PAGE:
The Federal Trade Commission (FTC) stopped Warrior Trading and its CEO, Ross Cameron, from making false earnings claims regarding their day-trading strategies. The Commission ordered them to pay $3 million to harmed consumers.
Day-trading involves the rapid buying and selling of stocks within the day to take advantage of short-term price changes to make a profit. In most cases, day-traders buy and sell stocks using borrowed money or leveraged capital, hoping that they will make huge profits. However, they are also facing the risk of suffering big losses. Thus, it is extremely risky.
In a lawsuit, the FTC alleged that Warrior Trading and Cameron are using deceptive sales practices to convince consumers to spend hundreds and even thousands of dollars to buy their day-trading strategies, related courses, programs, workshops, and tools.
In their advertisements and promotional materials, the defendants claimed that their day-trading strategies are effective, proven, scalable, and profitable with an initial investment of $500. The defendants also claimed that consumers will be able to learn and execute the investment strategies consistently and profitably if they purchase and enroll in Warrior Trading’s courses, workshops, and programs.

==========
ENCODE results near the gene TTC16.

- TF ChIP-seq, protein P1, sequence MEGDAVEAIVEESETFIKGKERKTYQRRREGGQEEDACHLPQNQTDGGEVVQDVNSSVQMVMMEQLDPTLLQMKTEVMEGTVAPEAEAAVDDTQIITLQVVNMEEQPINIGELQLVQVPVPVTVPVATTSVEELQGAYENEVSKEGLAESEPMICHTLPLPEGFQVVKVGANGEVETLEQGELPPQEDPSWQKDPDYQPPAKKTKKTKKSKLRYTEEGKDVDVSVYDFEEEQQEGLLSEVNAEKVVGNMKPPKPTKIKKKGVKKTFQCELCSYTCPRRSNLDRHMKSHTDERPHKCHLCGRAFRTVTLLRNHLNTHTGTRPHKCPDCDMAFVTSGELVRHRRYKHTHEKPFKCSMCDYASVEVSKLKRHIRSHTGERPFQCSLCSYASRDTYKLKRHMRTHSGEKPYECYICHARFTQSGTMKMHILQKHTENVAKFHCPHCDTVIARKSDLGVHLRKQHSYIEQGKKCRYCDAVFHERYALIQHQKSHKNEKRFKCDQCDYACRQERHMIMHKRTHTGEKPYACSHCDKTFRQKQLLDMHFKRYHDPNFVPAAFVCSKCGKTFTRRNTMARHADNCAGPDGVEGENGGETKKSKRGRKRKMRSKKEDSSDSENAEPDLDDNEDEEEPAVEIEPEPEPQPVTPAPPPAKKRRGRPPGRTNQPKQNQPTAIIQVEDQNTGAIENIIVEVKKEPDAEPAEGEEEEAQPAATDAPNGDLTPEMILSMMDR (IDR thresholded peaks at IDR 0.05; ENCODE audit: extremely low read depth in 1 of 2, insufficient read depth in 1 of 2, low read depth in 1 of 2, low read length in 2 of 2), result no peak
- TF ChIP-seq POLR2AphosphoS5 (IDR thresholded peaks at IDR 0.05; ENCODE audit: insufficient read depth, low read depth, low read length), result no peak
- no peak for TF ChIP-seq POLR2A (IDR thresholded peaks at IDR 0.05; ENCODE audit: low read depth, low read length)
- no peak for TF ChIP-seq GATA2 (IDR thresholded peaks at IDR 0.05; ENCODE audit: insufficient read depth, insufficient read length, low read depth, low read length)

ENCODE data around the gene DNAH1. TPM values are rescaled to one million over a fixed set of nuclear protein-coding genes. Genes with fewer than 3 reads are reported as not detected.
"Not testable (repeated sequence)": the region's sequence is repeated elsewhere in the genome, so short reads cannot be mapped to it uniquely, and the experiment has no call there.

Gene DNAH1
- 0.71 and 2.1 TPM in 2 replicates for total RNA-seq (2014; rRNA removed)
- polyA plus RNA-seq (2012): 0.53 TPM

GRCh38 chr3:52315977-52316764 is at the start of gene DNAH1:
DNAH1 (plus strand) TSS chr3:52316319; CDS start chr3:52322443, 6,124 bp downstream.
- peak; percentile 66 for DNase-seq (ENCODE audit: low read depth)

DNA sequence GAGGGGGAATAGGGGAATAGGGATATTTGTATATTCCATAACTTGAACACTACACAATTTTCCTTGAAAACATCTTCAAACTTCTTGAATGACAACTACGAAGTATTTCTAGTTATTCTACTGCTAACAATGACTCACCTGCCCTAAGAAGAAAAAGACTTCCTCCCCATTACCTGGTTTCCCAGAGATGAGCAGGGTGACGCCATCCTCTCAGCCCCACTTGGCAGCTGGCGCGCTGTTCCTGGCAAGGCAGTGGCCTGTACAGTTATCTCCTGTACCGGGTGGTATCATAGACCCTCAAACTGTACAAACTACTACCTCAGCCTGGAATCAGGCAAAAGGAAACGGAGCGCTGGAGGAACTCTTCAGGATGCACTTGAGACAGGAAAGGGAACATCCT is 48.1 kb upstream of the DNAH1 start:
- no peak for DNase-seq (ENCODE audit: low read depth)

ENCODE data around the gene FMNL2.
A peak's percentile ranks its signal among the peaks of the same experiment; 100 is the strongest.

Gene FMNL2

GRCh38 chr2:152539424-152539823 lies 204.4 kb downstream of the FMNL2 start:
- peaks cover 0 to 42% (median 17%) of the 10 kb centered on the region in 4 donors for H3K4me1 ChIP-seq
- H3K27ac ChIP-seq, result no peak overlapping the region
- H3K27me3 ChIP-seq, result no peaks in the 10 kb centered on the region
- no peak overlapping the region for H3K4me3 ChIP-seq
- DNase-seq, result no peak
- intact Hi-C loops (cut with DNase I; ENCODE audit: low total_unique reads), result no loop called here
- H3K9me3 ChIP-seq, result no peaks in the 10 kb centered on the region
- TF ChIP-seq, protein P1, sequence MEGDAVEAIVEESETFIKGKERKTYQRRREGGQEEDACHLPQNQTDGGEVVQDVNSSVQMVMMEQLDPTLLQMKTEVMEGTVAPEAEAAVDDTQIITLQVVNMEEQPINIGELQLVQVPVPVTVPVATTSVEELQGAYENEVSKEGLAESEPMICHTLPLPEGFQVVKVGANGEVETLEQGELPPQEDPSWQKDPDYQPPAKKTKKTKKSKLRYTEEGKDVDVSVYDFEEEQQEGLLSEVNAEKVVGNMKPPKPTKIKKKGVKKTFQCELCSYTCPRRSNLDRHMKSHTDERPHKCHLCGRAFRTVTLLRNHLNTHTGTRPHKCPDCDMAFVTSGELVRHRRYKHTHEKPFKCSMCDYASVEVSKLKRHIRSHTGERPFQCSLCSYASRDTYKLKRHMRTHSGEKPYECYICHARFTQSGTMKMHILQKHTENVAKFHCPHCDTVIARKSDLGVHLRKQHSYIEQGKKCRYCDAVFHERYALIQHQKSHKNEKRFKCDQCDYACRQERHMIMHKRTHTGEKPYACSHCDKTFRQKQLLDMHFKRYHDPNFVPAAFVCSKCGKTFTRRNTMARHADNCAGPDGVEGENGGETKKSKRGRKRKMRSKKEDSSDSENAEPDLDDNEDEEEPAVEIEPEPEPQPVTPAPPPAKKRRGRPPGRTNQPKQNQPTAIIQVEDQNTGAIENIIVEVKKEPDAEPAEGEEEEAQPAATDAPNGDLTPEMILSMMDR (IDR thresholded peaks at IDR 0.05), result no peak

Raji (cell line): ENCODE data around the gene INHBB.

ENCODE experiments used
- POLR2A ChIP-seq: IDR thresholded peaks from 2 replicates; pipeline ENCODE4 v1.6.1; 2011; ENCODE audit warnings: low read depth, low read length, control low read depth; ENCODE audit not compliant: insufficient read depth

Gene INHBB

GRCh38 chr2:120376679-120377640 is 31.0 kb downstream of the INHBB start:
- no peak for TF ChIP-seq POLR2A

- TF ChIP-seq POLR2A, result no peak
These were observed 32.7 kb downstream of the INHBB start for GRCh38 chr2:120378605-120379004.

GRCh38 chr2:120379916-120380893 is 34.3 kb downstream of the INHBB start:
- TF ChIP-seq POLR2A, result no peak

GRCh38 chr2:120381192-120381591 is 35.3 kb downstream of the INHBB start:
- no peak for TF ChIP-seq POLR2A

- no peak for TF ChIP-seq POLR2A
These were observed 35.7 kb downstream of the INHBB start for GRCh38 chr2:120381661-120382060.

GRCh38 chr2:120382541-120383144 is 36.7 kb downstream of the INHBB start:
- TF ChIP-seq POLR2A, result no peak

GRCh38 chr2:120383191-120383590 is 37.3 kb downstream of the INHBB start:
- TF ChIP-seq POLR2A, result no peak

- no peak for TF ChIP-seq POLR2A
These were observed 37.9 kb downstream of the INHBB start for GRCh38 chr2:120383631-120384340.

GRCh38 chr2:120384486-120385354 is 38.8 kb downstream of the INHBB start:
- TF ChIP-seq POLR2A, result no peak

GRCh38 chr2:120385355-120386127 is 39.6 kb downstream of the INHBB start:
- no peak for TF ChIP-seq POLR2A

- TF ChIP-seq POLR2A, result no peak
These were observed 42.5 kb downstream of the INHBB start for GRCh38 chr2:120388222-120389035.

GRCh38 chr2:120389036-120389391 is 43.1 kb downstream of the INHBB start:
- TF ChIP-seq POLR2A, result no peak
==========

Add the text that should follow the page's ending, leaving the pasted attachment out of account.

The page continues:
In an advertisement on Facebook in September 2020, Warrior Trading posted, “Learn my strategies for finding the right stocks and managing risk that I used to grow $583 to over $1,000,000!”
“Defendants deceptively promote their day-trading strategies to people with
limited resources and limited trading experience. The Warrior Trading YouTube channel also has a video series titled “My NEW Small Account Challenge” where Cameron “starts over” and states he parlayed $500 he made as an Uber driver into “$53k in 17 days,” according to the consumer protection watchdog in the complaint.
The FTC argued that the defendants’ claims are false, misleading, and unsubstantiated. Many consumers were led to believe that purchasing Warrior Trading programs will make them profitable but in fact, lost thousands of dollars.
The defendants violated the FTC Act and the Telemarketing Sales Rule (TSR) by engaging in deceptive, misleading, and unlawful advertising and selling of day-trading strategies and related services to consumers in the United States.
Warrior Trading and Cameron settled with the FTC and agreed to pay $3 million to consumers harmed by their false earnings claims and bogus opportunities.
The FTC prohibited the defendants from making unsupported earning claims and misrepresenting that their products/programs can be profitable regardless of a person’s educational background and capital.
The consumer protection watchdog also prohibited Warrior Trading and Cameron from further violating the TSR.
In a statement, FTC Bureau of Consumer Protection Director Samuel Levine said, “Warrior Trading is paying a heavy price for misleading consumers with bogus money-making claims.”
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